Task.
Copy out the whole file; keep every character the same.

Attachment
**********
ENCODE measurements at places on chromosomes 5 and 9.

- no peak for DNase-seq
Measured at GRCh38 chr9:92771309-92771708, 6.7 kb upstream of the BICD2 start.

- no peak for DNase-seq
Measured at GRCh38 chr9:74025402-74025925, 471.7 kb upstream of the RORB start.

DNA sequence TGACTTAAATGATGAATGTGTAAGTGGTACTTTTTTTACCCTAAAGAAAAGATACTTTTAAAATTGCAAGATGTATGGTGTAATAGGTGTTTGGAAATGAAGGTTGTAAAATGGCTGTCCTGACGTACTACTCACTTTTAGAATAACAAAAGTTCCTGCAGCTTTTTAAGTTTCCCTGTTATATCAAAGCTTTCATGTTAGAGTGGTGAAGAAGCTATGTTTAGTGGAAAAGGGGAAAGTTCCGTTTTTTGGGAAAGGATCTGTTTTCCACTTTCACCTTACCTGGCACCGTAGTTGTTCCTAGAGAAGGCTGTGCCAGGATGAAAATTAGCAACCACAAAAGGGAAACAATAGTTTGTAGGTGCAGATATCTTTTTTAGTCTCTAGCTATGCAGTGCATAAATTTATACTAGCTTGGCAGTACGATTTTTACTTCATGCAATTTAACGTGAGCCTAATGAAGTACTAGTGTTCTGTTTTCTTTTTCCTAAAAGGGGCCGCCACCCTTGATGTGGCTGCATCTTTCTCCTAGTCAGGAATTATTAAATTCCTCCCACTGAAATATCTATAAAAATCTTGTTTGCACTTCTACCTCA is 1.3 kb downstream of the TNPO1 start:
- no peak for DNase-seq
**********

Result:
ENCODE measurements at places on chromosomes 5 and 9.

- no peak for DNase-seq
Measured at GRCh38 chr9:92771309-92771708, 6.7 kb upstream of the BICD2 start.

- no peak for DNase-seq
Measured at GRCh38 chr9:74025402-74025925, 471.7 kb upstream of the RORB start.

DNA sequence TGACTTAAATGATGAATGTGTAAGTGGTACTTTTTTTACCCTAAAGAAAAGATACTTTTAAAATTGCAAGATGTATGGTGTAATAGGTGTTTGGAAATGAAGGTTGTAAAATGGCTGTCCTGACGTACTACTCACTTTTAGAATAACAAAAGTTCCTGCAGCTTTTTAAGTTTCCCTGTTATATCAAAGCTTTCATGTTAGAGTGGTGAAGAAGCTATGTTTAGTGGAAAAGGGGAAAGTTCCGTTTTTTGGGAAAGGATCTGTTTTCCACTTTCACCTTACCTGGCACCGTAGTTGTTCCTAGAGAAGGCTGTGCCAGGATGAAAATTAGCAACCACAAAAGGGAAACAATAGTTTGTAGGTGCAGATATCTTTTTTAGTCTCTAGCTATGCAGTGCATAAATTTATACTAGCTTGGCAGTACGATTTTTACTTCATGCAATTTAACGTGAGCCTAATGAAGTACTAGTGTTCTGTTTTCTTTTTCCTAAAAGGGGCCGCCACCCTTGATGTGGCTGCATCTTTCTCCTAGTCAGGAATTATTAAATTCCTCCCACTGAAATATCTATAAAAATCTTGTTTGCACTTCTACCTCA is 1.3 kb downstream of the TNPO1 start:
- no peak for DNase-seq